A recent Business Week article highlights how South African companies such as SABMiller, Standard Bank, and others are unlocking Sub-Saharan Africa as the biggest investor in the region - $8.5 billion thus far! While South African beer maker SABMiller leads the way in the region, Johannesburg cellular provider MTN is defying conventional wisdom by providing cell phones to people earning less than $2 a day. And neither the combat in Congo nor the drop in commodity prices have ruffled South Africa's mining company Metorex. In fact, the knowhow South Africans have gained on the continent is making their companies attractive to foreigners with ambitions in the region.
Understanding the twin aspects of South Africa's sophisticated economy and emerging market complexities, however, is the key for any company to be successful in the region. Quirks such as unloading goods from the truck by hand because the retailers can't afford forklifts, or lack of consumer access to media/advertising are things about the local market that South Africans have learnt to accept. The globalEDGE module on Doing Business in Africa could be helpful if you wish to learn more about such issues.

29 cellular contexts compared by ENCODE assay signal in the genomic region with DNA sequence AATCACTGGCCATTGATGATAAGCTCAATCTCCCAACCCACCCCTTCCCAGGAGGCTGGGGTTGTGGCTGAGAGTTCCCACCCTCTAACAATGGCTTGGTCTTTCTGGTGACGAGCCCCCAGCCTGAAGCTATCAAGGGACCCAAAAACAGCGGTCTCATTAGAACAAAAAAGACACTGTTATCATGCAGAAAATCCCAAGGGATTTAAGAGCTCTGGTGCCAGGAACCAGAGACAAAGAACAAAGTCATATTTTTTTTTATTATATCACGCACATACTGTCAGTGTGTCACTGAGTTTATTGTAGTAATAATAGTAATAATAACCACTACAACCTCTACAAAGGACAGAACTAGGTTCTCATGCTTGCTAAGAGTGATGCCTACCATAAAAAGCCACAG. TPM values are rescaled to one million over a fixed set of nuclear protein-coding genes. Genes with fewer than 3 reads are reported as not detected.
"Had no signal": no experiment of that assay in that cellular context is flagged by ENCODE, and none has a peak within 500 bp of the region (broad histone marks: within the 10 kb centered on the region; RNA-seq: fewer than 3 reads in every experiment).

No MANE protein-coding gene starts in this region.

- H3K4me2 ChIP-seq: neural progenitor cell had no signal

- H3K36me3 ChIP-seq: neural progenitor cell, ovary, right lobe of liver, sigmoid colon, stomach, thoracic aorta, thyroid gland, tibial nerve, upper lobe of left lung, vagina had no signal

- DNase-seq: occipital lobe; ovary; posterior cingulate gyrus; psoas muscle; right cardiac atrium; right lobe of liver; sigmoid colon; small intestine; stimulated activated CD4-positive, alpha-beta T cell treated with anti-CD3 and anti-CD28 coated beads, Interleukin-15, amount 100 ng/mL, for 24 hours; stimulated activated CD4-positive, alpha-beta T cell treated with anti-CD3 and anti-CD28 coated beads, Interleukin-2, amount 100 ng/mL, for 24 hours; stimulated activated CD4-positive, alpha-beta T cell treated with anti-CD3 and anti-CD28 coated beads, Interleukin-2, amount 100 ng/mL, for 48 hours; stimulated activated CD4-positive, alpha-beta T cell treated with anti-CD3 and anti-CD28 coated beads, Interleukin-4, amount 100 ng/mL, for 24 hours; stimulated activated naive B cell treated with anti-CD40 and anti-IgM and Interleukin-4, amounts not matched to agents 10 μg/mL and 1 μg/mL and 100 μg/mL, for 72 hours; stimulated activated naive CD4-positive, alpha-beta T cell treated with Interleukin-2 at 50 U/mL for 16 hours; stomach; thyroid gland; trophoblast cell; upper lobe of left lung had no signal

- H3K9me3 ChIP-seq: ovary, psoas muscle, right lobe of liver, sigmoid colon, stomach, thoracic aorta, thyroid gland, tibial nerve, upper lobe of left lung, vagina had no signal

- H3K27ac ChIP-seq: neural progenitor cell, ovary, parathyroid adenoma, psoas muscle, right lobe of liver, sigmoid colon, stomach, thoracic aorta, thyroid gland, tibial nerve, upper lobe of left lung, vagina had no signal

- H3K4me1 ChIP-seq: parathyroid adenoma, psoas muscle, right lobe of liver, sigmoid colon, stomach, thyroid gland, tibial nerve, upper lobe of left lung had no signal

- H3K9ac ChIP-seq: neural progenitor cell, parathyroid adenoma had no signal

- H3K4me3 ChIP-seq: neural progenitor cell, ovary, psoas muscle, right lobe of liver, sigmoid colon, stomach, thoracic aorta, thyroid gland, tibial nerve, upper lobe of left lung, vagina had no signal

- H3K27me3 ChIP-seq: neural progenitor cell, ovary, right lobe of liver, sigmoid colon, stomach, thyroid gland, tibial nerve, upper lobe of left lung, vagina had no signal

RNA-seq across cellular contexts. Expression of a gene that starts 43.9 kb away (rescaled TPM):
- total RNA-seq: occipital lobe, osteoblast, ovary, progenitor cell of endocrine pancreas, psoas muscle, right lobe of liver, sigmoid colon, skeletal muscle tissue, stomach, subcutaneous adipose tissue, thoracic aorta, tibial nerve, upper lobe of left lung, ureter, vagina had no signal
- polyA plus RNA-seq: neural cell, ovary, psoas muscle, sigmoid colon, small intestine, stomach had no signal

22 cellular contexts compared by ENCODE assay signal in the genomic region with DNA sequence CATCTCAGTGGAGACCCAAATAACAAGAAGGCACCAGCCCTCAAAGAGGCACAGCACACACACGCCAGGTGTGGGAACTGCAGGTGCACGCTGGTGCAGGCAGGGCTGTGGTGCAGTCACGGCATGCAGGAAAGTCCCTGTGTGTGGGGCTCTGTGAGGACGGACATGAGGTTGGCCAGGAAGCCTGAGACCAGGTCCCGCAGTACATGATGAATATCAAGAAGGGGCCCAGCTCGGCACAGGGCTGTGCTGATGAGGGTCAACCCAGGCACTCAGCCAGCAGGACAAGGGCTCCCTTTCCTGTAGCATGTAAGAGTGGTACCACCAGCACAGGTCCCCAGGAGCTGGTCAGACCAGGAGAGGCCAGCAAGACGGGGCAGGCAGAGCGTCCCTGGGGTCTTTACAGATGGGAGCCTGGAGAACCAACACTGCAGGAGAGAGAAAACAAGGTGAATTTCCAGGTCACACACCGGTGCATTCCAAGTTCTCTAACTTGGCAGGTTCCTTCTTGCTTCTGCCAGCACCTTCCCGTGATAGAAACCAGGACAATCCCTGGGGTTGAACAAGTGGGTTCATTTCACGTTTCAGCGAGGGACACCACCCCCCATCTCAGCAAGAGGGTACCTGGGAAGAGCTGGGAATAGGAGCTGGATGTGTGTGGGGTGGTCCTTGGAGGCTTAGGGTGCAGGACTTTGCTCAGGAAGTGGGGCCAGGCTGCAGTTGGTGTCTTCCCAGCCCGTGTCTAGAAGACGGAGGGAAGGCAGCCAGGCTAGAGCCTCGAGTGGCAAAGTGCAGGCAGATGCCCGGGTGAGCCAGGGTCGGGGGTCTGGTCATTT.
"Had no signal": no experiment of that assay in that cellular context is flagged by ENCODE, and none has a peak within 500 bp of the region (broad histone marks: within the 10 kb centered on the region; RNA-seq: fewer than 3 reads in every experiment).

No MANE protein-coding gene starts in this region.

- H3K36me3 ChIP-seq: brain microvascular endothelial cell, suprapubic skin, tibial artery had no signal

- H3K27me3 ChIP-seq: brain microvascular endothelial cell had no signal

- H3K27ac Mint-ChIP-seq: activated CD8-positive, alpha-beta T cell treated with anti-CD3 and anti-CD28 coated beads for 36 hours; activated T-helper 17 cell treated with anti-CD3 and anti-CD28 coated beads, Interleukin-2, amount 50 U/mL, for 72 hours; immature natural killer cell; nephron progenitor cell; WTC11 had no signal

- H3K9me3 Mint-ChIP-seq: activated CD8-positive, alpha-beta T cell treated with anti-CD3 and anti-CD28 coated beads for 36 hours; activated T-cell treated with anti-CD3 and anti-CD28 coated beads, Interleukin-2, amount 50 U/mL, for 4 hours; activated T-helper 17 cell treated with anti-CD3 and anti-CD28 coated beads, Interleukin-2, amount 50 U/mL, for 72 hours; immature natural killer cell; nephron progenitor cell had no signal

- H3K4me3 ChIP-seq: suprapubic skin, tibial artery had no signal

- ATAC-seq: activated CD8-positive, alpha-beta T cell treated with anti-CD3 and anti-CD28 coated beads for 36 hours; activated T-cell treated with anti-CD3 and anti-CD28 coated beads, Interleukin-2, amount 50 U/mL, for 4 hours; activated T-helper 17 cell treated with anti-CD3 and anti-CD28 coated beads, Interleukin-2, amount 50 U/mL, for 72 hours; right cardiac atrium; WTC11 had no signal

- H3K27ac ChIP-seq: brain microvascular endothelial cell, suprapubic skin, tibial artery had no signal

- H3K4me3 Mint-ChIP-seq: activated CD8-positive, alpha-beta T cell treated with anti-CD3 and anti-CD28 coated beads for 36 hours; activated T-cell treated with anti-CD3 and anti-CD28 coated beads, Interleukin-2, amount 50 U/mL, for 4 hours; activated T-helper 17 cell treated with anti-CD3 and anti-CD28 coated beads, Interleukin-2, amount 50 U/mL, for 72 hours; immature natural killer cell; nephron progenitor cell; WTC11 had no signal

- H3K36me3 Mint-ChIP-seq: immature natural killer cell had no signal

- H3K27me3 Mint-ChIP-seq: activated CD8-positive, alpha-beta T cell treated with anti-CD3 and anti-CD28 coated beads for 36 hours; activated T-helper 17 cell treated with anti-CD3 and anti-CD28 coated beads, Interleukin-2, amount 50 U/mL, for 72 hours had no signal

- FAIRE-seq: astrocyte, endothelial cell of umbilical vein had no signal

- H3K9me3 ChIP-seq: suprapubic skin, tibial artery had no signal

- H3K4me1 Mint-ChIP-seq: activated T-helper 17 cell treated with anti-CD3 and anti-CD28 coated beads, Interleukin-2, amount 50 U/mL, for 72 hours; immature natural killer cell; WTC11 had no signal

So is Africa the next China? Although growth has slowed and inflation increased in the recent past, there is also a growing trend of consumerism and foreign interest in the area. In March, Industrial & Commercial Bank of China bought a 20% stake in Standard Bank. Britain's Vodafone (VOD) in November took control of Vodacom, a pan-African cellular carrier based near Johannesburg. And yet, Mozambique in Sub-Saharan Africa remains one of the poorest countries on the planet!
Also, here is a podcast with first hand experiences about doing business in Africa. Overall, there has been a dramatic increase in political stability and reduction of conflict over the past 10 years in the region. And as things continue to improve, ample opportunities for international business will arise in the region.